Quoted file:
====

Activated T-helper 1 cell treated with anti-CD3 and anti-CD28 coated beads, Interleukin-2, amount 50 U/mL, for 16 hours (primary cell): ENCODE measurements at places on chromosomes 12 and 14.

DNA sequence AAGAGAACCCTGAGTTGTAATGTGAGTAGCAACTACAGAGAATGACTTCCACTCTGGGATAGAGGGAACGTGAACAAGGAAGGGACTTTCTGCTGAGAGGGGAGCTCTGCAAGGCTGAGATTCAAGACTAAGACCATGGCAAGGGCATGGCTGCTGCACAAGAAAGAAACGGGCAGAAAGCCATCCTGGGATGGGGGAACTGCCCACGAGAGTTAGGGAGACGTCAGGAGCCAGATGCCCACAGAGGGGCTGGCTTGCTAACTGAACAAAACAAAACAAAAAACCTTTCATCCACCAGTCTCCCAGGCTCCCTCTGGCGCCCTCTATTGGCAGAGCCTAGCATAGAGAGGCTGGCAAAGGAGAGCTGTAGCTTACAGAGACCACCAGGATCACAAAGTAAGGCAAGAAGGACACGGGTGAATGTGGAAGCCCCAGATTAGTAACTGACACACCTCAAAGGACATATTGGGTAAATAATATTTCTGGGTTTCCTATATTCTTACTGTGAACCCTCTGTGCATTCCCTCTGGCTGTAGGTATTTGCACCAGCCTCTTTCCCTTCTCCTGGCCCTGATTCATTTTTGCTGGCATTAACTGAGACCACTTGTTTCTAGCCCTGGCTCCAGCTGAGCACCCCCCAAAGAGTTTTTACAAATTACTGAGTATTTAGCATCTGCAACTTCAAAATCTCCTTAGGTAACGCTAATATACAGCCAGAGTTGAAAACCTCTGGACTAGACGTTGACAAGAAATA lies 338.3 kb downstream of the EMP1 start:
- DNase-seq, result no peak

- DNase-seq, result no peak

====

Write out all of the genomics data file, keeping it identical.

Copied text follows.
Activated T-helper 1 cell treated with anti-CD3 and anti-CD28 coated beads, Interleukin-2, amount 50 U/mL, for 16 hours (primary cell): ENCODE measurements at places on chromosomes 12 and 14.

DNA sequence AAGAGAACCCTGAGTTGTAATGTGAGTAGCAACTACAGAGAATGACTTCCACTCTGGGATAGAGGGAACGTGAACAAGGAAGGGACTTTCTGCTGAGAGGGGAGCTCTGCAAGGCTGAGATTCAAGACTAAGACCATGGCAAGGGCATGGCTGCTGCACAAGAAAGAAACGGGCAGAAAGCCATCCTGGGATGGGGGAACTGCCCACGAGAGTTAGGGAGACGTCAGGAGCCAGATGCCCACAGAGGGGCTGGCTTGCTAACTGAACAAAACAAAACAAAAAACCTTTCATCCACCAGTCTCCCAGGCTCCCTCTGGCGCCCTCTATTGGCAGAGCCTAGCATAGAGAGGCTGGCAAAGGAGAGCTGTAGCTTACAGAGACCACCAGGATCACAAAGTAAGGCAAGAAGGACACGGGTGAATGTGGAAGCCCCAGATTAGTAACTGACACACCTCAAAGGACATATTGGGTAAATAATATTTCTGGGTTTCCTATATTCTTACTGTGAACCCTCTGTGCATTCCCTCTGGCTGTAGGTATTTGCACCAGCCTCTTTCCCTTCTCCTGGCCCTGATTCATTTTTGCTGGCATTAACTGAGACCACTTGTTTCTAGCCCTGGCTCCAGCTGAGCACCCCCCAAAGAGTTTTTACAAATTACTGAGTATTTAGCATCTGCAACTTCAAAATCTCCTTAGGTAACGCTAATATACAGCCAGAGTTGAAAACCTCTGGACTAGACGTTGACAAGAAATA lies 338.3 kb downstream of the EMP1 start:
- DNase-seq, result no peak

- DNase-seq, result no peak